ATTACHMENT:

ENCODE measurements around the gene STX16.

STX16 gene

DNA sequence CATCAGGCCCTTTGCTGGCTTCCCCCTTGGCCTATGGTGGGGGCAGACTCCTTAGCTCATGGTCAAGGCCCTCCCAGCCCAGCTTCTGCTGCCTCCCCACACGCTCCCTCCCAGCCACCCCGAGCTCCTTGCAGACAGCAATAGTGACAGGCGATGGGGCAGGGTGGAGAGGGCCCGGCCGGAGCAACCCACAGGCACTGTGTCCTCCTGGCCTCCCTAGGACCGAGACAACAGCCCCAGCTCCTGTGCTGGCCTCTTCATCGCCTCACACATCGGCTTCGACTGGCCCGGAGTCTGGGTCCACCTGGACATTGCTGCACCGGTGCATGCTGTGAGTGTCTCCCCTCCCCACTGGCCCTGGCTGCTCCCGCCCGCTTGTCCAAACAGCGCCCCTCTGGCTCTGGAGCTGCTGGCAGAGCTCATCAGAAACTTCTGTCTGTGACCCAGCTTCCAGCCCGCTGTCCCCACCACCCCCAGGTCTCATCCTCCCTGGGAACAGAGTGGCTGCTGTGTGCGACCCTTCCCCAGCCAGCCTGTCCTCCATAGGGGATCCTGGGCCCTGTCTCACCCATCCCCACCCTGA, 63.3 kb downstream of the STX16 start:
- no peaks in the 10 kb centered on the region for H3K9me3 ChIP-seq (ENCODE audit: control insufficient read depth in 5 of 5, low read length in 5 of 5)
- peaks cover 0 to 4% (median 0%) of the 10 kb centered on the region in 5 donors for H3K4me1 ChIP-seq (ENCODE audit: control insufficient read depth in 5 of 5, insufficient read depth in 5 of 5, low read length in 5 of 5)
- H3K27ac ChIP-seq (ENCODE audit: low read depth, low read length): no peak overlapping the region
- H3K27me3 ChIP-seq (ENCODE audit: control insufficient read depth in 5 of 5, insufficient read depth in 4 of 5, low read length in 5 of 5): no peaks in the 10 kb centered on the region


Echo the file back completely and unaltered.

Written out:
ENCODE measurements around the gene STX16.

STX16 gene

DNA sequence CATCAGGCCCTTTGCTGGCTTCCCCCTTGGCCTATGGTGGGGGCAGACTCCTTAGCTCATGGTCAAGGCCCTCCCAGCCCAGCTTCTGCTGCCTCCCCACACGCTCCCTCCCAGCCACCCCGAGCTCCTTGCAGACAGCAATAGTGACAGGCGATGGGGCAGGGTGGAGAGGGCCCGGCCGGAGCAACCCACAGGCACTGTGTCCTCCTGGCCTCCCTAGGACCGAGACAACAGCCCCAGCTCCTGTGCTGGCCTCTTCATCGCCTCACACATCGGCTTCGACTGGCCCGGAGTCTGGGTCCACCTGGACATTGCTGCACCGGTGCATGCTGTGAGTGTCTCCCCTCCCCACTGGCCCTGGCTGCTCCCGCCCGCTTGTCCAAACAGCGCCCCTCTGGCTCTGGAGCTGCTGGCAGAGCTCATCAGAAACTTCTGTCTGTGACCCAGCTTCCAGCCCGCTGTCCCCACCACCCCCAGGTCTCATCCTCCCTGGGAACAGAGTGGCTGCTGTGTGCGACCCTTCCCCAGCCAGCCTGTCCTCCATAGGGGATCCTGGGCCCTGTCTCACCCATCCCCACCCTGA, 63.3 kb downstream of the STX16 start:
- no peaks in the 10 kb centered on the region for H3K9me3 ChIP-seq (ENCODE audit: control insufficient read depth in 5 of 5, low read length in 5 of 5)
- peaks cover 0 to 4% (median 0%) of the 10 kb centered on the region in 5 donors for H3K4me1 ChIP-seq (ENCODE audit: control insufficient read depth in 5 of 5, insufficient read depth in 5 of 5, low read length in 5 of 5)
- H3K27ac ChIP-seq (ENCODE audit: low read depth, low read length): no peak overlapping the region
- H3K27me3 ChIP-seq (ENCODE audit: control insufficient read depth in 5 of 5, insufficient read depth in 4 of 5, low read length in 5 of 5): no peaks in the 10 kb centered on the region